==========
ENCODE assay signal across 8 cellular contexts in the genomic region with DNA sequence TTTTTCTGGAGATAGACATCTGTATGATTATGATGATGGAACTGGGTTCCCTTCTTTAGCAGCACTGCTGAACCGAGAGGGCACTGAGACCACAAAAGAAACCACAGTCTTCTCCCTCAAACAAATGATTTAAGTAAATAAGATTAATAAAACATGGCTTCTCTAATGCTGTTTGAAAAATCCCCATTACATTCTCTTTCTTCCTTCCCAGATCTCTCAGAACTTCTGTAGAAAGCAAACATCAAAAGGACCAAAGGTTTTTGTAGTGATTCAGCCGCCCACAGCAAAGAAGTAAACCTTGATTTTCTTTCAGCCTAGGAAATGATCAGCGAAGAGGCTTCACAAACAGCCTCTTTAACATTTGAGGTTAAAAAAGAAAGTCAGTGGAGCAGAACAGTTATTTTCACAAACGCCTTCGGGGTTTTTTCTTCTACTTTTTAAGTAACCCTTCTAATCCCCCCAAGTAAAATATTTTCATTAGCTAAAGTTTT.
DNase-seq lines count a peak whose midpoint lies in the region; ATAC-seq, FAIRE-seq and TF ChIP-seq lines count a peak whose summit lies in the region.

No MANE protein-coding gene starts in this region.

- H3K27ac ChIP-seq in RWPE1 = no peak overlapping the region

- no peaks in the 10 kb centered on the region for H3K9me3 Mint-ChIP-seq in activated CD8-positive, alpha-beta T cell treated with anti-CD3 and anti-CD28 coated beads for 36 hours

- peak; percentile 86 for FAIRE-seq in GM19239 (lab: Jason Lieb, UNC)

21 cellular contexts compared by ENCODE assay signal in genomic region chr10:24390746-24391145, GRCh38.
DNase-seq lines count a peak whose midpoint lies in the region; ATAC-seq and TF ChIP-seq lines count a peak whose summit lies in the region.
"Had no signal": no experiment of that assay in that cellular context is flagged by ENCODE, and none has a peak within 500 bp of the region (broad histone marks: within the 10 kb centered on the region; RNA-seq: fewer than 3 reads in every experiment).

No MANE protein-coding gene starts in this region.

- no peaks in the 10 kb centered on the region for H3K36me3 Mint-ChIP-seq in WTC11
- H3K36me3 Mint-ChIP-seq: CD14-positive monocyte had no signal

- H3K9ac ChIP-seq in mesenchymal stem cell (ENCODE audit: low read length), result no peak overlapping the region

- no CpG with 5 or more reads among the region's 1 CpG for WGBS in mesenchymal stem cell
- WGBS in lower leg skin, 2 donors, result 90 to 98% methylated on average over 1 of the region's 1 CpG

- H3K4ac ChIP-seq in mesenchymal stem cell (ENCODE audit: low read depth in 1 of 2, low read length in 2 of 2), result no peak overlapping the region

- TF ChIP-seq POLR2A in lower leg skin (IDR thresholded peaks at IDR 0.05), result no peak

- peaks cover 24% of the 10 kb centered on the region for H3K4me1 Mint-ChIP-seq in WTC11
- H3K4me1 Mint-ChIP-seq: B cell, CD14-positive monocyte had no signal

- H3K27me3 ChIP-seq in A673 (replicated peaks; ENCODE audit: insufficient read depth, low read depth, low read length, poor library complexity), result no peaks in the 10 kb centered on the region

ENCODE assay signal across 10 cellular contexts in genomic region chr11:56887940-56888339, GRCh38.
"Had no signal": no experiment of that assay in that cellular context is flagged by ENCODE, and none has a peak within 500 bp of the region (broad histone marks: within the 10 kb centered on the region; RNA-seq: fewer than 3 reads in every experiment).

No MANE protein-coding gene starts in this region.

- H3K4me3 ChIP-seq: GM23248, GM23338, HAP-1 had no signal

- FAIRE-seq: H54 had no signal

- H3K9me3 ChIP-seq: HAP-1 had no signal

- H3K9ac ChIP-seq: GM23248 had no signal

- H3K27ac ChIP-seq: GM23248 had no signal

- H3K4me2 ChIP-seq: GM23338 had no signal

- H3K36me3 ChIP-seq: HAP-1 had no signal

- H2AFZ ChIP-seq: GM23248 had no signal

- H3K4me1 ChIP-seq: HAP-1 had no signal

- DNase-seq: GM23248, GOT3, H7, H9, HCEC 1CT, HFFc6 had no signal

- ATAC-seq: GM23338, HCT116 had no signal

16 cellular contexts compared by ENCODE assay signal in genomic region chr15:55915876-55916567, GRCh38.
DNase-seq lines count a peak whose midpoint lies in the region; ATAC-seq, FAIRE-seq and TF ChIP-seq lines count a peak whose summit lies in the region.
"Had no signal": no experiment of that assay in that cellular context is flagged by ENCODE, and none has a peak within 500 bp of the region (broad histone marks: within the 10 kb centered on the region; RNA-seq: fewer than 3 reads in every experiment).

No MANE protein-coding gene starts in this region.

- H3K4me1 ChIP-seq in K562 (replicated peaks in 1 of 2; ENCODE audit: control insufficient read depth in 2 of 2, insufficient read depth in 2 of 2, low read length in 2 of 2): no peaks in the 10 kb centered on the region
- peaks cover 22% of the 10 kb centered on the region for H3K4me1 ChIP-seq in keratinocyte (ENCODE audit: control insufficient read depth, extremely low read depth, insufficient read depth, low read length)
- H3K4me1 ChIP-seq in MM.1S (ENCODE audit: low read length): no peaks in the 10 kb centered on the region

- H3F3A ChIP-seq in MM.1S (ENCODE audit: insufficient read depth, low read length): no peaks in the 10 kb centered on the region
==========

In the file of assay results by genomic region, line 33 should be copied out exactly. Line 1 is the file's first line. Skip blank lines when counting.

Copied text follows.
- DNase-seq: GM23248, GOT3, H7, H9, HCEC 1CT, HFFc6 had no signal